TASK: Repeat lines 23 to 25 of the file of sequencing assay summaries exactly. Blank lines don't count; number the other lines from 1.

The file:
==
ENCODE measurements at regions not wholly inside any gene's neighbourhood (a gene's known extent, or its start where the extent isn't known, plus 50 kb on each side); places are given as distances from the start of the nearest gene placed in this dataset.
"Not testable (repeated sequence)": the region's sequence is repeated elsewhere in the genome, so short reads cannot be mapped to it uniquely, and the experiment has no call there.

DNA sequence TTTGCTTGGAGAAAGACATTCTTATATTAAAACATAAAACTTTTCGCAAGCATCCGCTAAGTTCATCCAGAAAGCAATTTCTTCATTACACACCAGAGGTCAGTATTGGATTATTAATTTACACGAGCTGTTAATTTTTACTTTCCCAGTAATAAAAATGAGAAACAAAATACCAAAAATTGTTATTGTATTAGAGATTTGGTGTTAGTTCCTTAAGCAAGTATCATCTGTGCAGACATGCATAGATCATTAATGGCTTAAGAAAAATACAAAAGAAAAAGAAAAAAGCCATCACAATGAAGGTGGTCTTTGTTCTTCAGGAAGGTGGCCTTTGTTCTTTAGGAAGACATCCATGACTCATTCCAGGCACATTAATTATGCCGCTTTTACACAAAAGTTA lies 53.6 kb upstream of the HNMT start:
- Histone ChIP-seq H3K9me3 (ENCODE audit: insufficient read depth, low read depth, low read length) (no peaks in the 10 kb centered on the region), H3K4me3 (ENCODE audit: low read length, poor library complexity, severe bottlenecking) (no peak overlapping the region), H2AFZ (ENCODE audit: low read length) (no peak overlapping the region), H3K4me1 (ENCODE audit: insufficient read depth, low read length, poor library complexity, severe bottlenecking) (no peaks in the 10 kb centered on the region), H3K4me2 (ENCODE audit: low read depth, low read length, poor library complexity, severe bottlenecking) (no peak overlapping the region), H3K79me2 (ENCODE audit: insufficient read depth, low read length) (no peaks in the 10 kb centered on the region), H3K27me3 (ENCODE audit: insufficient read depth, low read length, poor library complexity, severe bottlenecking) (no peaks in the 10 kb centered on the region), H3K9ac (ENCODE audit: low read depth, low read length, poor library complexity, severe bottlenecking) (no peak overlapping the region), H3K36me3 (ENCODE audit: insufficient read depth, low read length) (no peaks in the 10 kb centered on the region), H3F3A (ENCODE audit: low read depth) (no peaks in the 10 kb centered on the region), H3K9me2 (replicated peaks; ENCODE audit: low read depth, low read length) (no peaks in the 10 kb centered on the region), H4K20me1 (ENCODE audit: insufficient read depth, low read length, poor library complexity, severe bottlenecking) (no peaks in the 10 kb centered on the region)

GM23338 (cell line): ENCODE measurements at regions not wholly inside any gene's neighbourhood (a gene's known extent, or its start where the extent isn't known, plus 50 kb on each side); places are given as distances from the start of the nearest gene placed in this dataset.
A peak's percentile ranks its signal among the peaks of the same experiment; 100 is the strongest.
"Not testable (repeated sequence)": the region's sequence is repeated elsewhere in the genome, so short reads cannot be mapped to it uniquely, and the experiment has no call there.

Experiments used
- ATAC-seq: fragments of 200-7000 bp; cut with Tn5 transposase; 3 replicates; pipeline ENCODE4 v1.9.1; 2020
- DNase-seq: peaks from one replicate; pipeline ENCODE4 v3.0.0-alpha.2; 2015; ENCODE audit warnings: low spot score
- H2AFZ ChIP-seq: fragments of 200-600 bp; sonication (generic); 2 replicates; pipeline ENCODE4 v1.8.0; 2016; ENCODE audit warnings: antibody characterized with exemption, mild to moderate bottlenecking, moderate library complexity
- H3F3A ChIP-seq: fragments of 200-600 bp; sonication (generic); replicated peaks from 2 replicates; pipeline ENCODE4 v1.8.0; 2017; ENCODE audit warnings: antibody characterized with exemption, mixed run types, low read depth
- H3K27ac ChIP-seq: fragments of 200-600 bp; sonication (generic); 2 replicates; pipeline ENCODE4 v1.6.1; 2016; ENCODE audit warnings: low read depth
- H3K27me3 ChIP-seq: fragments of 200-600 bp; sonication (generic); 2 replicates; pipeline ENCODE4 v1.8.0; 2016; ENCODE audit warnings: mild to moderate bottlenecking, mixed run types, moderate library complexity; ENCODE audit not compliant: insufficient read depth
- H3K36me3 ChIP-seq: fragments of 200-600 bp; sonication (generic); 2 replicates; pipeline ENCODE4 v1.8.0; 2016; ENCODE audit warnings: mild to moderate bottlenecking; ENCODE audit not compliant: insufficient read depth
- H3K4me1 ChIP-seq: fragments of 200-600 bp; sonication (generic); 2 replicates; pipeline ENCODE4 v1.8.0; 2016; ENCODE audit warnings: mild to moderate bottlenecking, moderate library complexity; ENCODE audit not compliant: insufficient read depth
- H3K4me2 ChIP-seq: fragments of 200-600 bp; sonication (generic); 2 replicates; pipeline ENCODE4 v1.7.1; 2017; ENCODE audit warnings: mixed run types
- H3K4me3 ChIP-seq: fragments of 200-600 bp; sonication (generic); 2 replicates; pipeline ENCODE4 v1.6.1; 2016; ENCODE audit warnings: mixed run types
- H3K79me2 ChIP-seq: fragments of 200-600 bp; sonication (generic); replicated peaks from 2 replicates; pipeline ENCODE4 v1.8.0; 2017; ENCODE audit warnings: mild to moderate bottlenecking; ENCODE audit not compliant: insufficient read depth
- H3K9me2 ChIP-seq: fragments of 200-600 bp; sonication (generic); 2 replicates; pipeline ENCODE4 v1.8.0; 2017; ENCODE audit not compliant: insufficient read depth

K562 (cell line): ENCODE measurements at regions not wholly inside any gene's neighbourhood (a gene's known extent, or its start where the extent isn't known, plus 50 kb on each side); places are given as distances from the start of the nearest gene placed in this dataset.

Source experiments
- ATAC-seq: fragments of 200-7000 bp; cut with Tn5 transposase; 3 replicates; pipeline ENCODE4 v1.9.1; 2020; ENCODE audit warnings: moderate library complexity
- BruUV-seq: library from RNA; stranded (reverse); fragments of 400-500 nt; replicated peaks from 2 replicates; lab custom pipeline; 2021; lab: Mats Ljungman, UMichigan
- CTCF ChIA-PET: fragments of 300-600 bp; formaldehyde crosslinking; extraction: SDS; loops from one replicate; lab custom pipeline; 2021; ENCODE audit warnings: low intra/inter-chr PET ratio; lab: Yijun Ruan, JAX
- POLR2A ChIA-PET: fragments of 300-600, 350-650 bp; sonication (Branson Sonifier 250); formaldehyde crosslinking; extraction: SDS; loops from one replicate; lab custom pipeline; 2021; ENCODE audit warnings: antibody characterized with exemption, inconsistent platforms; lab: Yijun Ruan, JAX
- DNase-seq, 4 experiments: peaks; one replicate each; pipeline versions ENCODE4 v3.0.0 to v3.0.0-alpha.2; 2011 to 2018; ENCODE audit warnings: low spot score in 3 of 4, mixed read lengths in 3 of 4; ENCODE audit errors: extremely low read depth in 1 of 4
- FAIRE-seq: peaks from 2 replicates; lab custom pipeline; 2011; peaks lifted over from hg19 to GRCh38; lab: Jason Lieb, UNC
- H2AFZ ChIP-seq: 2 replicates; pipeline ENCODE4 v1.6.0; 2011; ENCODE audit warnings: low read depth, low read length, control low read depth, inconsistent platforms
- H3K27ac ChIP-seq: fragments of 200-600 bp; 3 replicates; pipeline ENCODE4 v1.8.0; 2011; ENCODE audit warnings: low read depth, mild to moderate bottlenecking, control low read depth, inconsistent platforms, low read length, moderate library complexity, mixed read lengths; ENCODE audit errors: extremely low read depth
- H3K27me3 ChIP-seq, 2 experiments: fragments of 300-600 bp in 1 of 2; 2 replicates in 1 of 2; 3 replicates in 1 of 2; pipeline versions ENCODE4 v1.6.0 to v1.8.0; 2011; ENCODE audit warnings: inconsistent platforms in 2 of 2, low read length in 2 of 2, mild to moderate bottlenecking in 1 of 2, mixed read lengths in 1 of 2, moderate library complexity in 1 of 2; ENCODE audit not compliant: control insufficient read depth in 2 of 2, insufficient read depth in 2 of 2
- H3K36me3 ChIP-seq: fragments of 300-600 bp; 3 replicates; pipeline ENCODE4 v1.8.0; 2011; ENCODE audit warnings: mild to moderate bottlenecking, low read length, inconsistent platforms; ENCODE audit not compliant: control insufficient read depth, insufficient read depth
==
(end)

- ATAC-seq: fragments of 200-7000 bp; cut with Tn5 transposase; 3 replicates; pipeline ENCODE4 v1.9.1; 2020; ENCODE audit warnings: moderate library complexity
- BruUV-seq: library from RNA; stranded (reverse); fragments of 400-500 nt; replicated peaks from 2 replicates; lab custom pipeline; 2021; lab: Mats Ljungman, UMichigan
- CTCF ChIA-PET: fragments of 300-600 bp; formaldehyde crosslinking; extraction: SDS; loops from one replicate; lab custom pipeline; 2021; ENCODE audit warnings: low intra/inter-chr PET ratio; lab: Yijun Ruan, JAX